Improved Manufacturing Methods for Compositionally Gradient Layered Nickel-Rich NMC Cathode Materials Using a Combined Spray Pyrolysis and Fluidized-Bed Reactor

The materials and manufacturing costs of the battery components must be reduced significantly. This is especially true for the cathode materials and their manufacturing methods, which account for approximately 30% of the total cost of the state-of-the-art LIB. The large percentage of the total cost is due to the high cost of the components of the cathode materials and their complex manufacturing methods. Layered Ni-rich oxides of the type Li(Ni1-x-yMnxCoy)O2 with Ni greater than 0.6 (Ni-rich NMC) have recently gained prominence because of their high capacities (200 to 225 mAh/g), high-voltage cyclability (2.0 to 4.5 V), and low cost. Significantly improved performance of hierarchically structured (compositionally gradient) Ni-rich NMC (Ni equals 0.4) cathode powders exhibiting local elemental segregation have been reported through spray pyrolysis. We believe that both the chemistry (all-nitrate precursors) and the method (horizontal spray pyrolysis) can be further improved and developed into a scalable manufacturing method for the new generation of low-cost, high-capacity, high-voltage Ni-rich NMC cathode materials, such as Li(Ni1-x-yMnxCoy)O2 (Ni greater than 0.6). These cathode materials will contain the desired compositional gradient and surface chemistry that will enable superior long-term performance. A high-throughput and scalable manufacturing method for the production of Ni-rich NMC cathode materials of the type Li(Ni1-x-yMnxCoy)O2 (Ni greater than 0.6) by combining a vertically fed spray pyrolysis with a fluidized-bed reaction in a single reactor. This approach will mitigate the possibility of agglomeration, and uniform Ni-rich NMC cathode particles can be produced in a single reactor, making it a continuous production process. The Li(Ni1-x-yMnxCoy)O2 (Ni greater than 0.6) particles having a Ni-rich core, but with a Mn-rich surface, will be produced through rationally developed precursors for spray pyrolysis.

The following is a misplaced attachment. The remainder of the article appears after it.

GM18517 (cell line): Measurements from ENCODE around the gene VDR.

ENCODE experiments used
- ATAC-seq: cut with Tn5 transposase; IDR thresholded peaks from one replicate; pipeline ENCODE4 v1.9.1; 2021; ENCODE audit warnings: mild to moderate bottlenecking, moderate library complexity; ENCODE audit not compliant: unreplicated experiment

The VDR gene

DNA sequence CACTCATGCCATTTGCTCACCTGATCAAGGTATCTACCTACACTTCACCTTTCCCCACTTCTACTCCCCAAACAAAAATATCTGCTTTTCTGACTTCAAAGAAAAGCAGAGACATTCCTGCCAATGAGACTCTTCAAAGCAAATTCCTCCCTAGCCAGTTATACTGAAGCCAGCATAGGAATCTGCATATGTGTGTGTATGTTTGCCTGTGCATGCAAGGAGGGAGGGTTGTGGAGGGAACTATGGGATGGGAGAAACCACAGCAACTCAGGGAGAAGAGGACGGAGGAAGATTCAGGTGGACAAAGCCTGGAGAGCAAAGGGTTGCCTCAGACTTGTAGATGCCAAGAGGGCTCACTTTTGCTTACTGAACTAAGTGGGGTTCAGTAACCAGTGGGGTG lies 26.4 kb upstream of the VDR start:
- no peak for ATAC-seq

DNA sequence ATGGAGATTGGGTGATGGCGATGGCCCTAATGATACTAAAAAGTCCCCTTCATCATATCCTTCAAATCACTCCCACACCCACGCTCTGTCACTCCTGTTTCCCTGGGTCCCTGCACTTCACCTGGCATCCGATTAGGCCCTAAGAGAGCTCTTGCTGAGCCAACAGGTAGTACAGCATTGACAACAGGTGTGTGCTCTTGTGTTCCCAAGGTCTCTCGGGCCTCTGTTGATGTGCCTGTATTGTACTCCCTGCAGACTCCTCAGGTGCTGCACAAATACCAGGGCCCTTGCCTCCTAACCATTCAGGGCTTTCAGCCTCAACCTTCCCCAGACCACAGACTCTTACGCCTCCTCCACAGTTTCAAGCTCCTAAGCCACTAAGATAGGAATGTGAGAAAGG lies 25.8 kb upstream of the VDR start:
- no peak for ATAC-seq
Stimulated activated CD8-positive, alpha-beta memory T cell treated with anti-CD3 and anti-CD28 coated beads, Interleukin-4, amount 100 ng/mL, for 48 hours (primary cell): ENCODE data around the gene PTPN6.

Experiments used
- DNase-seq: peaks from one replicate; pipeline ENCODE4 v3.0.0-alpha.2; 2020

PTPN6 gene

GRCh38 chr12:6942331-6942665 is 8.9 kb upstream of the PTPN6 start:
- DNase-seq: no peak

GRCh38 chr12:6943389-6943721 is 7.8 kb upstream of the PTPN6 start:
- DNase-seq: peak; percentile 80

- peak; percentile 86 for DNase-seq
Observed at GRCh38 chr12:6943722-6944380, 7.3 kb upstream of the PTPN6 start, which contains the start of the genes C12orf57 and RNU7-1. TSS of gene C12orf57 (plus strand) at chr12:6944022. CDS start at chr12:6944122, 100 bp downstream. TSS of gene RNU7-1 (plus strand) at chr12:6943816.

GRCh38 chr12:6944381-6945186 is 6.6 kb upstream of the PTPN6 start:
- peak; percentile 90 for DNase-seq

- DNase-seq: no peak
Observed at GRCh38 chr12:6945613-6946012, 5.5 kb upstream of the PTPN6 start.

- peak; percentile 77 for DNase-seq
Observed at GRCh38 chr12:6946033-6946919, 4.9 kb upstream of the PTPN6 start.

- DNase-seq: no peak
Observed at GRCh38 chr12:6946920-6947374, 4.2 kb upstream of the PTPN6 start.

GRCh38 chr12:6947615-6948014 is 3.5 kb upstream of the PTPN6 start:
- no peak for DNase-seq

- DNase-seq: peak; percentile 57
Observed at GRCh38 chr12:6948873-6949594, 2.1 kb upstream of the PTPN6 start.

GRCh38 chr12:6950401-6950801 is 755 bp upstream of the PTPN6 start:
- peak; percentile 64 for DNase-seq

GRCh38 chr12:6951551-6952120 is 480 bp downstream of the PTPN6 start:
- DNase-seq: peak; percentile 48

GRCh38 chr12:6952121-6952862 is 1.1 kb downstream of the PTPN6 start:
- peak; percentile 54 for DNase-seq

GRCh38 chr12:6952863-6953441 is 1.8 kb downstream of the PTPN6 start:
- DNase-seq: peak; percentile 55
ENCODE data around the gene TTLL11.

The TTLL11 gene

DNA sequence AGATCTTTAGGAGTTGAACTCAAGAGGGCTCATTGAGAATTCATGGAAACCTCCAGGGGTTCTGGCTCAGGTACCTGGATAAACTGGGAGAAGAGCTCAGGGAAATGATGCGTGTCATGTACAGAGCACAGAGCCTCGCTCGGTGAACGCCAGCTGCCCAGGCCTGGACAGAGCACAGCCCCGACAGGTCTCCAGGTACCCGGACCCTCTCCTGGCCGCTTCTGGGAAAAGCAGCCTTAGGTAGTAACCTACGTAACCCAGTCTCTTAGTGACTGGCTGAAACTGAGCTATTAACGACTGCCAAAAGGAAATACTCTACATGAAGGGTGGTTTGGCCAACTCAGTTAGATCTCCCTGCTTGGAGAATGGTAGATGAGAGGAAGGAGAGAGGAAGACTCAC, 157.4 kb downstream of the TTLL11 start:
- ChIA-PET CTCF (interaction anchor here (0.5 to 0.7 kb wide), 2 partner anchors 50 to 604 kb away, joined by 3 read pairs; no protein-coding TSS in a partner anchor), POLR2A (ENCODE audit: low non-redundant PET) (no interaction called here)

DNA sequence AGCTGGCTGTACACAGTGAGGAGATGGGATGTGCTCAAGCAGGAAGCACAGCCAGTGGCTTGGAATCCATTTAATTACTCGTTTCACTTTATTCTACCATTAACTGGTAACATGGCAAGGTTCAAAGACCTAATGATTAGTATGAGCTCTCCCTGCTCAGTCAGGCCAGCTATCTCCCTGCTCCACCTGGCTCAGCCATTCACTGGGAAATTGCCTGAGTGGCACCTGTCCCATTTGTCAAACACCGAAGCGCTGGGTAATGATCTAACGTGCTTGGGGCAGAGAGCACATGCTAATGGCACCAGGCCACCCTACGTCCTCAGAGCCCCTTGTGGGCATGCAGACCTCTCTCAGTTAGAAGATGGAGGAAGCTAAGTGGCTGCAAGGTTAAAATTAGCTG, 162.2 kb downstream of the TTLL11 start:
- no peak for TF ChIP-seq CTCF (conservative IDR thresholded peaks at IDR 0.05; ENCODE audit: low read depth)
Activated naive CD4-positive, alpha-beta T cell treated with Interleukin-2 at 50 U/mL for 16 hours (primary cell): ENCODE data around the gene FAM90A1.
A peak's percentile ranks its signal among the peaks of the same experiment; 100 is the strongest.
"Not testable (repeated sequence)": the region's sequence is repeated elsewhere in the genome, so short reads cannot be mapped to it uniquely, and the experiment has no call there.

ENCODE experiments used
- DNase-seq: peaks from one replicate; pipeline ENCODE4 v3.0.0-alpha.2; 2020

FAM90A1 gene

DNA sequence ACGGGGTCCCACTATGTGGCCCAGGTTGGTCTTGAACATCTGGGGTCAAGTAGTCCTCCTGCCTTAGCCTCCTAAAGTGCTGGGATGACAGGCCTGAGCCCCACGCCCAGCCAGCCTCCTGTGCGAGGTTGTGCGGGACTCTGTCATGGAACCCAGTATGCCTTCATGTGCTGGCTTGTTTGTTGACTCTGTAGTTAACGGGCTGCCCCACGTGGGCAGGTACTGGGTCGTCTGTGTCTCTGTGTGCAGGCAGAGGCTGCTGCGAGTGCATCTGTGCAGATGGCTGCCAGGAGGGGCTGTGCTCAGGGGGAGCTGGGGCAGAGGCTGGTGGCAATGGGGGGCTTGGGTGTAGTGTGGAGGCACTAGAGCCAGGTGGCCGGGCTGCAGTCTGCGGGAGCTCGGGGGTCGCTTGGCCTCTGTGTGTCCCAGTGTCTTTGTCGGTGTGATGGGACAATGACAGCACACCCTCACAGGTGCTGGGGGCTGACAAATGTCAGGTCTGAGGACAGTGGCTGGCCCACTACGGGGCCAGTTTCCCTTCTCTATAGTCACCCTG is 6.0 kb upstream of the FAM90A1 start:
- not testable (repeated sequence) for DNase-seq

The proposed single solution precursors will use Li, Ni, Mn, and Co starting materials with similar decomposition temperatures (nitrates) along with minor components of Ni and Mn materials with increasing decomposition temperatures (carboxylates and fluorinated carboxylates) maintaining the overall stoichiometry. This novel inorganic–metalorganic composite precursor is expected to form particles with the targeted Ni-poor and Mn-rich surfaces upon spray pyrolysis. Amorphous powders formed during spray pyrolysis can be reacted further and crystallized to uniform particles with increased tap density through fluidized-bed reactor processing. The approach, combining spray pyrolysis and fluidized-bed reaction in a single reactor, using an inorganic–organic precursor, is novel and is expected to lead to a low-cost manufacturing method for the production of these next-generation cathode materials. Along with its high capacity, the Ni-rich NMC cathode particles of Li(Ni1-x-yMnxCoy)O2 (Ni greater than 0.6) produced by this combined method are expected to retain the compositional gradient favorable for the high voltage (2.0 to 4.5 V) and stable cycling performance.